Throughout my pre-teen and teenage years, the bones remained in boxes in my basement. I’m not sure why Ellie and I never spread them out for display again. Perhaps the mystique was gone (especially after the old lady in the corner Victorian died and Animal Control came to empty her house and yard of dozens of feral and half-feral cats); perhaps my mother forbade it—although it’s a testimony to her tolerance that she let me keep them as long as she did. Even if I didn’t go through the boxes, however, I couldn’t throw the bones away, because I knew their provenance. Not, of course, the precise location where we had found each of them (we weren’t that good scientists), but their origin in that special place under that particular tree during a specific year of my childhood.
“Provenance” is a term usually associated with works of art or bottles of wine. Establishing the provenance of a painting—the artist, the time and place of production—often enhances its monetary value. For oenophiles, provenance has recently become associated with terroir, the idea that the soil, climate, periods of sun and shade, and other indefinable characteristics of the place the grapes were grown gives a wine its unique essence: the wine made from grapes grown on one side of a hill in Bordeaux tastes slightly different from a wine made from grapes grown on the other side. We don’t necessarily need to know the provenance of a painting or a Pinot Noir in order to appreciate them for the pleasure they bring us. But we also don’t doubt that the origin of a thing matters—or that everything comes from somewhere. Nihil ex nihilo, “nothing comes from nothing,” according to the ancient Greek philosophers (and more memorably, Fraulein Maria in The Sound of Music). Every being on earth, living and non-living, came from some preexisting time, place, and substance. Provenance. Terroir. Whether red blood still throbs in its veins (or ever did), whether it has been reduced to bleached bones (or was always inorganic material), each terrestrial creature emerged on and from the earth.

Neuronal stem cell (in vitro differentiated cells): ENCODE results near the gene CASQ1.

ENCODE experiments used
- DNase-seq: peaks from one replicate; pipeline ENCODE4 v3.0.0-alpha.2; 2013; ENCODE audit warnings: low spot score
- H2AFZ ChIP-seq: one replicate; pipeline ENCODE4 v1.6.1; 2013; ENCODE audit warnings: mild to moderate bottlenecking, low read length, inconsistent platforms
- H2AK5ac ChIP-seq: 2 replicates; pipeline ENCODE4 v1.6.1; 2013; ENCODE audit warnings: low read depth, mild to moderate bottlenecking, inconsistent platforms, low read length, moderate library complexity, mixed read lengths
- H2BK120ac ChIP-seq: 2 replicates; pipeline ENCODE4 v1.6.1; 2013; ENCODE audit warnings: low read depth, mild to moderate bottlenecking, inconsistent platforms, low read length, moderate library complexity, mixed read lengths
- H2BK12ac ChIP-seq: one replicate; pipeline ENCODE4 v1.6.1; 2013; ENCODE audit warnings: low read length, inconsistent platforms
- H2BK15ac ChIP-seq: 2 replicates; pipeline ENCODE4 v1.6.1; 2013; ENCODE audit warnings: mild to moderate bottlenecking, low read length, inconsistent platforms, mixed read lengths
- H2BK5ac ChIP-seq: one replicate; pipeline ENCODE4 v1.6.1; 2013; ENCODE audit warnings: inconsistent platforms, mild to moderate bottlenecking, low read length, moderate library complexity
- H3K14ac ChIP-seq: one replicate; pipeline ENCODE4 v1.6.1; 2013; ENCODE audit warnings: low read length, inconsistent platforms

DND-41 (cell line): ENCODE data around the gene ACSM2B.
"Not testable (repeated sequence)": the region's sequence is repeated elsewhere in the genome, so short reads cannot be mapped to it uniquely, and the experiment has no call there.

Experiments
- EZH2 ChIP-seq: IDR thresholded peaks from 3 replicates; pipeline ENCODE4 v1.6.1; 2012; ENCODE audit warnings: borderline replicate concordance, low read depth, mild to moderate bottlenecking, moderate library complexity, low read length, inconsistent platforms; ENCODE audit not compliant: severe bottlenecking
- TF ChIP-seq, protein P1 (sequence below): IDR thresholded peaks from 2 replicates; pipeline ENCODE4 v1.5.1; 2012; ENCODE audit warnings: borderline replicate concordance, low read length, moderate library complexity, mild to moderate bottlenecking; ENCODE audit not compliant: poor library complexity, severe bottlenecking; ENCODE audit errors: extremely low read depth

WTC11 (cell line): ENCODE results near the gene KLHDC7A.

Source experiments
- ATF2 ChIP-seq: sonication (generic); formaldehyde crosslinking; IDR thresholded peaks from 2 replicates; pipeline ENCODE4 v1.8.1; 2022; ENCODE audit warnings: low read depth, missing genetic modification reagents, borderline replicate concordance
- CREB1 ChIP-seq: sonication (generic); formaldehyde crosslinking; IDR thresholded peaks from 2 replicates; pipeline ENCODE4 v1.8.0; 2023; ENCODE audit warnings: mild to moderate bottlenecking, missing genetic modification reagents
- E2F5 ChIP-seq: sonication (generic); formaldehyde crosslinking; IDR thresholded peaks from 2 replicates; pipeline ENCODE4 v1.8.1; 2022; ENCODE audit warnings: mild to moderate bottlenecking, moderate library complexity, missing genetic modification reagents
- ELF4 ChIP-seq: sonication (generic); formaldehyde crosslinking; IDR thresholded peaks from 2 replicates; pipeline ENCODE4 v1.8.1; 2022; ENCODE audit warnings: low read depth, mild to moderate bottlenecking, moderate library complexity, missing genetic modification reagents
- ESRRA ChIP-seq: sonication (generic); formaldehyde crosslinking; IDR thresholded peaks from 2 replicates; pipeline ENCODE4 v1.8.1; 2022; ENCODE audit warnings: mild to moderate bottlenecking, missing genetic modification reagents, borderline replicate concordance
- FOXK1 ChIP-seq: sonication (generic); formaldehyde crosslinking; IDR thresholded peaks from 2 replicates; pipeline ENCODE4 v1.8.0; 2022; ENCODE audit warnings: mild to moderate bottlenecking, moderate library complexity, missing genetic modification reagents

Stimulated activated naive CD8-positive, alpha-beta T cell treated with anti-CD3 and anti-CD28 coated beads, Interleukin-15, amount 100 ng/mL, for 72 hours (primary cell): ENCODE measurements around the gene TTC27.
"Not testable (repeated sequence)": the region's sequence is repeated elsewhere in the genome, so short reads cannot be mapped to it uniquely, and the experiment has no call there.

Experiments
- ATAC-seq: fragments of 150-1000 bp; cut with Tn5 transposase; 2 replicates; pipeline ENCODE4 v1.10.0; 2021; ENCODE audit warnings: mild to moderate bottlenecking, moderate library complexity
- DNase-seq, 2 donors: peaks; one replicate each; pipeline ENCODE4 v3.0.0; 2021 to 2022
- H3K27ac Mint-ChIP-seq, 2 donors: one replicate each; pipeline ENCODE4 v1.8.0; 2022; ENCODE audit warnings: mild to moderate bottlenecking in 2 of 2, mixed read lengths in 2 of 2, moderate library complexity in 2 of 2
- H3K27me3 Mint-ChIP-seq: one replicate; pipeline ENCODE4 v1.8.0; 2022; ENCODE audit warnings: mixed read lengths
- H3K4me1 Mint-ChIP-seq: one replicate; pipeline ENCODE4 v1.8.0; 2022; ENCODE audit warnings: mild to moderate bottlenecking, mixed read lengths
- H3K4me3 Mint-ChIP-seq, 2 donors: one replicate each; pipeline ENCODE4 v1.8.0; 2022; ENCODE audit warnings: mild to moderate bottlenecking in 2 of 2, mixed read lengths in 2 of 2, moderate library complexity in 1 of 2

Celestial bodies like the moon, on the other hand, seem suspended outside of time and place, ungrounded, lacking provenance. So we invent stories to explain where they came from. The Chomoru people of Guam, for instance, believed that the sun and moon came into being when Putan, the first man—who dwelt in the ether of space and happened to be omnipotent—felt he was about to die and instructed his sister, Fu’una, on the disposal of his corpse. When the time came, Fu’una, having inherited her brother’s limitless powers, carried out Putan’s last wishes:
With his body, she made the earth;
With his breast, she made the sky;
With his right eye, she made the sun;
With his left eye, she made the moon;
And with his eyebrows, she made the rainbows.